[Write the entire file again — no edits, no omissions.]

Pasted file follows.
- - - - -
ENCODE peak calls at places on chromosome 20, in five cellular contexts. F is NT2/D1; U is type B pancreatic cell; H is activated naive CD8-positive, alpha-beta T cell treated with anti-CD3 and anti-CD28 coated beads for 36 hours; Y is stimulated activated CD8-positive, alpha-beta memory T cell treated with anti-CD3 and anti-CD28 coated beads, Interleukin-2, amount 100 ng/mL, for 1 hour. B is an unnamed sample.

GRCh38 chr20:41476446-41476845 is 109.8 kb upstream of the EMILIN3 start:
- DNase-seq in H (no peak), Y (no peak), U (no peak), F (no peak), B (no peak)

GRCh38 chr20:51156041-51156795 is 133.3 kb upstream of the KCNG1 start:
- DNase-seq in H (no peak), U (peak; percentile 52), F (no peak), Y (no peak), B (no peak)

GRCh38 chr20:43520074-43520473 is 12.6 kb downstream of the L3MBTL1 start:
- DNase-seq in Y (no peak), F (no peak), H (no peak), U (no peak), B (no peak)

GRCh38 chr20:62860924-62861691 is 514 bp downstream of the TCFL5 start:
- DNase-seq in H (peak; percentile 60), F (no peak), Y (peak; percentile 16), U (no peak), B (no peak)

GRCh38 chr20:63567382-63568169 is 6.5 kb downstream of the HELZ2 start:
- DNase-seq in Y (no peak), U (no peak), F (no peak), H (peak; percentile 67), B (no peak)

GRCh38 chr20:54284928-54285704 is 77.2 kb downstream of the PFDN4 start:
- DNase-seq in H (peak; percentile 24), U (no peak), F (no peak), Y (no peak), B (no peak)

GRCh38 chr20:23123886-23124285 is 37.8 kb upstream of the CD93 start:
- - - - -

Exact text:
ENCODE peak calls at places on chromosome 20, in five cellular contexts. F is NT2/D1; U is type B pancreatic cell; H is activated naive CD8-positive, alpha-beta T cell treated with anti-CD3 and anti-CD28 coated beads for 36 hours; Y is stimulated activated CD8-positive, alpha-beta memory T cell treated with anti-CD3 and anti-CD28 coated beads, Interleukin-2, amount 100 ng/mL, for 1 hour. B is an unnamed sample.

GRCh38 chr20:41476446-41476845 is 109.8 kb upstream of the EMILIN3 start:
- DNase-seq in H (no peak), Y (no peak), U (no peak), F (no peak), B (no peak)

GRCh38 chr20:51156041-51156795 is 133.3 kb upstream of the KCNG1 start:
- DNase-seq in H (no peak), U (peak; percentile 52), F (no peak), Y (no peak), B (no peak)

GRCh38 chr20:43520074-43520473 is 12.6 kb downstream of the L3MBTL1 start:
- DNase-seq in Y (no peak), F (no peak), H (no peak), U (no peak), B (no peak)

GRCh38 chr20:62860924-62861691 is 514 bp downstream of the TCFL5 start:
- DNase-seq in H (peak; percentile 60), F (no peak), Y (peak; percentile 16), U (no peak), B (no peak)

GRCh38 chr20:63567382-63568169 is 6.5 kb downstream of the HELZ2 start:
- DNase-seq in Y (no peak), U (no peak), F (no peak), H (peak; percentile 67), B (no peak)

GRCh38 chr20:54284928-54285704 is 77.2 kb downstream of the PFDN4 start:
- DNase-seq in H (peak; percentile 24), U (no peak), F (no peak), Y (no peak), B (no peak)

GRCh38 chr20:23123886-23124285 is 37.8 kb upstream of the CD93 start: